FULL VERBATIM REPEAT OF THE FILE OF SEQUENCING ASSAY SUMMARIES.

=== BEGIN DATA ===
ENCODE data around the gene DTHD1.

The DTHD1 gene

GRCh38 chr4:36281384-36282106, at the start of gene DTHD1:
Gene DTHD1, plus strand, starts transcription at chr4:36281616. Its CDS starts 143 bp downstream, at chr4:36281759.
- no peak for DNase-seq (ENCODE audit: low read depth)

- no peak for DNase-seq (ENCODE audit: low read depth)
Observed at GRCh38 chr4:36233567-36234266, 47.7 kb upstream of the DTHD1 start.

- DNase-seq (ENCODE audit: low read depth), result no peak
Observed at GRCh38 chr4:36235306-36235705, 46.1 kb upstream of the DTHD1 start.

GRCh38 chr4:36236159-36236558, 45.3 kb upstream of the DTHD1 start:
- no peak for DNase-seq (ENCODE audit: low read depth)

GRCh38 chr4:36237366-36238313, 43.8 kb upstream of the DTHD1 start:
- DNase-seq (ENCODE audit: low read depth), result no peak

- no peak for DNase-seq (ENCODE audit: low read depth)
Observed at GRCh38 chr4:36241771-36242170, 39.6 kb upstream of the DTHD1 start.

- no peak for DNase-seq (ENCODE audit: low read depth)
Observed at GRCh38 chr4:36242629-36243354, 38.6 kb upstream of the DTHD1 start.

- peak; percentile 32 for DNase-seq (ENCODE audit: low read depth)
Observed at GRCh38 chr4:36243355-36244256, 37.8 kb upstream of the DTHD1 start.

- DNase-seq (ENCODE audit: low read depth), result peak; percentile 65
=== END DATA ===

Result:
ENCODE data around the gene DTHD1.

The DTHD1 gene

GRCh38 chr4:36281384-36282106, at the start of gene DTHD1:
Gene DTHD1, plus strand, starts transcription at chr4:36281616. Its CDS starts 143 bp downstream, at chr4:36281759.
- no peak for DNase-seq (ENCODE audit: low read depth)

- no peak for DNase-seq (ENCODE audit: low read depth)
Observed at GRCh38 chr4:36233567-36234266, 47.7 kb upstream of the DTHD1 start.

- DNase-seq (ENCODE audit: low read depth), result no peak
Observed at GRCh38 chr4:36235306-36235705, 46.1 kb upstream of the DTHD1 start.

GRCh38 chr4:36236159-36236558, 45.3 kb upstream of the DTHD1 start:
- no peak for DNase-seq (ENCODE audit: low read depth)

GRCh38 chr4:36237366-36238313, 43.8 kb upstream of the DTHD1 start:
- DNase-seq (ENCODE audit: low read depth), result no peak

- no peak for DNase-seq (ENCODE audit: low read depth)
Observed at GRCh38 chr4:36241771-36242170, 39.6 kb upstream of the DTHD1 start.

- no peak for DNase-seq (ENCODE audit: low read depth)
Observed at GRCh38 chr4:36242629-36243354, 38.6 kb upstream of the DTHD1 start.

- peak; percentile 32 for DNase-seq (ENCODE audit: low read depth)
Observed at GRCh38 chr4:36243355-36244256, 37.8 kb upstream of the DTHD1 start.

- DNase-seq (ENCODE audit: low read depth), result peak; percentile 65